Brent Fenty, Oregon Natural Desert Association
Thursday, 20 Feb 2003
Today, among other things, I am preparing to teach a class on Steens Mountain at the local community college. The class covers a range of topics, from natural history to conservation politics. This evening’s two-hour session will focus on the U.S. Congress’s decision, in 2000, to designate Steens as the nation’s first cow-free wilderness.
Steens Mountain has towered over Southeast Oregon for nearly a million years, according to geologists. That actually makes it a spring chicken as far as mountains go, but of course, much of the rock and dirt that forms it has been here much longer — millions and even billions of years. As the land was forced upward by geologic forces, glaciers were created that gradually carved away significant parts of the mountain. Today, we are left with a national treasure and a sight that dazzles thousands of visitors each year.
In 1999, one of those visitors was then-Secretary of Interior Bruce Babbitt. After standing atop the summit of Steens Mountain and looking out over the vast Alvord Desert some 5,000 feet below, he declared that he believed the area worthy of National Monument status.
Local ranchers, never ones to be told what to do by the federal government (although always happy to be the beneficiaries of extensive federal subsidies), opted to cut a deal with conservationists, resulting in the nation’s first Cooperative Management and Protection Area. This designation created a 500,000-acre area that is closed to off-road vehicle use, geothermal and mineral development, and includes 175,000 acres of federally designated wilderness.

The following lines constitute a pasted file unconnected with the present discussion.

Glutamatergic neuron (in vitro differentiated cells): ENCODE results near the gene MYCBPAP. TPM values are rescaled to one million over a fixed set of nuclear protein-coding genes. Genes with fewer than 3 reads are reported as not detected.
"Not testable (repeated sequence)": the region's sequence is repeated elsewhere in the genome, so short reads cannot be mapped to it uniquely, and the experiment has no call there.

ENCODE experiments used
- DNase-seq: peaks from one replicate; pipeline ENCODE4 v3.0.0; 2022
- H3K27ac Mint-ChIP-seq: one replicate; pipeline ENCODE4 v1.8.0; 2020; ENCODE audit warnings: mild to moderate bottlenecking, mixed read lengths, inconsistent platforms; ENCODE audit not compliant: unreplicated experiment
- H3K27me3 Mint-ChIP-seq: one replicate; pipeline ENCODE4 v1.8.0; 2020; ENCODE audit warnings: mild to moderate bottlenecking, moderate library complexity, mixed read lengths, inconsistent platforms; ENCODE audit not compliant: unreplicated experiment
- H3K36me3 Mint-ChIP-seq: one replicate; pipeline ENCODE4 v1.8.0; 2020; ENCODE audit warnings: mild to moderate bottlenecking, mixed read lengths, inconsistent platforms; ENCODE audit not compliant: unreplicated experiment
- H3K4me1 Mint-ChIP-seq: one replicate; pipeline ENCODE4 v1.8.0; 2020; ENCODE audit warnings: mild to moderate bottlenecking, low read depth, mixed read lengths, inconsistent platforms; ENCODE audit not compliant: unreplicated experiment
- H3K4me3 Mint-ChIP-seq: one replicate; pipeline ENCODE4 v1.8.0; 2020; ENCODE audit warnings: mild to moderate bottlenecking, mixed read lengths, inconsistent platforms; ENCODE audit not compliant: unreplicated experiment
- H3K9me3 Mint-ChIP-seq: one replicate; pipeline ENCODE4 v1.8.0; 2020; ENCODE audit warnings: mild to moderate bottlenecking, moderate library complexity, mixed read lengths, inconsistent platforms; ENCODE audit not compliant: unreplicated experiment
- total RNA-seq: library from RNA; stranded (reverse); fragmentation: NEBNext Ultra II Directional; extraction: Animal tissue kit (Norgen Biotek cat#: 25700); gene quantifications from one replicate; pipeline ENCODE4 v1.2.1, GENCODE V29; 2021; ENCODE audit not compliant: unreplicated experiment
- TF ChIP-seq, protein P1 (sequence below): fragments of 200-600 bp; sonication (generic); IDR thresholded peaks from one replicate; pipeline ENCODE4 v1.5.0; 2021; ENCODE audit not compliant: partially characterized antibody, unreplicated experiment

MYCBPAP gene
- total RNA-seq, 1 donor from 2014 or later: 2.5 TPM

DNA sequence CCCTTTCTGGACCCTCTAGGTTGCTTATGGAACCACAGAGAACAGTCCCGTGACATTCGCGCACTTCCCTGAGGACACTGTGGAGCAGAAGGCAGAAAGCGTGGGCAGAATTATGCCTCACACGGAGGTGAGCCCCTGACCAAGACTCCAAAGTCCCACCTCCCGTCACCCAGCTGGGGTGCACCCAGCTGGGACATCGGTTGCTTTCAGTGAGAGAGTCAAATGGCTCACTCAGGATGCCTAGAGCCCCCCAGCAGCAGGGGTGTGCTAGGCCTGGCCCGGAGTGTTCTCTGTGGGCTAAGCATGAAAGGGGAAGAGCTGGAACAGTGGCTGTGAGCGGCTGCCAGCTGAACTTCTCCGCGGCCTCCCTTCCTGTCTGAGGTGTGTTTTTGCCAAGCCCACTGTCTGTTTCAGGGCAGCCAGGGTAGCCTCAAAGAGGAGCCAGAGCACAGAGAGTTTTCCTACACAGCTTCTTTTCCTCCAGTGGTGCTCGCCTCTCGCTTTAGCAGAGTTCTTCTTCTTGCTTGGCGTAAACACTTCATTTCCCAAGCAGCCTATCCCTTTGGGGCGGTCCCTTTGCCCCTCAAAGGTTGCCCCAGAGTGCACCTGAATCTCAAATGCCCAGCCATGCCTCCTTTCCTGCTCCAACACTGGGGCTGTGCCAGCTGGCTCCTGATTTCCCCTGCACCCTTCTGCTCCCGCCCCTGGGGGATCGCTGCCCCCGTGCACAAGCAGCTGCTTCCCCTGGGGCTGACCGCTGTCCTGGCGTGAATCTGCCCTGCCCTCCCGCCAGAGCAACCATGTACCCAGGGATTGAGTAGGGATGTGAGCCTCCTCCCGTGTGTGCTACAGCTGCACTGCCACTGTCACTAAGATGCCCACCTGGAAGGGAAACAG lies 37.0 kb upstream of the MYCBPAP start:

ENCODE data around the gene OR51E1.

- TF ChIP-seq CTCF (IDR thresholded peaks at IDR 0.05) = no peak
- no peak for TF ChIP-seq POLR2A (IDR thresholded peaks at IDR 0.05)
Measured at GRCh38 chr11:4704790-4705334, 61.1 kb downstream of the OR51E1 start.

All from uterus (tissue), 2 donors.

Three years later, questions of what it all means still abound. Stakeholders continue to argue over interpretations and priorities. Tonight, I’ve invited aides from the offices of Oregon Sen. Ron Wyden (D) and Rep. Greg Walden (R) to share their understandings of what the designations mean, as well as their visions for the mountain’s future.
If prior classes are any indication, a few students will be intrigued by the discussion but most will be daydreaming about their favorite spots on Steens. Maybe a hike up to the “eyes” of Pike Creek, or a picnic atop the overlook at 2,000-foot-deep Kiger Gorge, or fly fishing on the Blitzen River with three gorges and a 10,000 foot snow-capped mountain towering in the background.
Like these students, most folks avoid the politics of conservation — and understandably so. It is a slow and painful process. Efforts to protect Steens began over three decades ago and still the work is only partially complete. Most of us don’t want to spend our time fighting to protect these areas; we want to spend our time enjoying them. Such is the conundrum.
This class is one of many ways in which ONDA provides education that will hopefully build a love of Oregon’s high desert and an understanding of what it takes to protect these places for future generations. If only one or two of the people in the class become desert wilderness activists, it will be time well spent.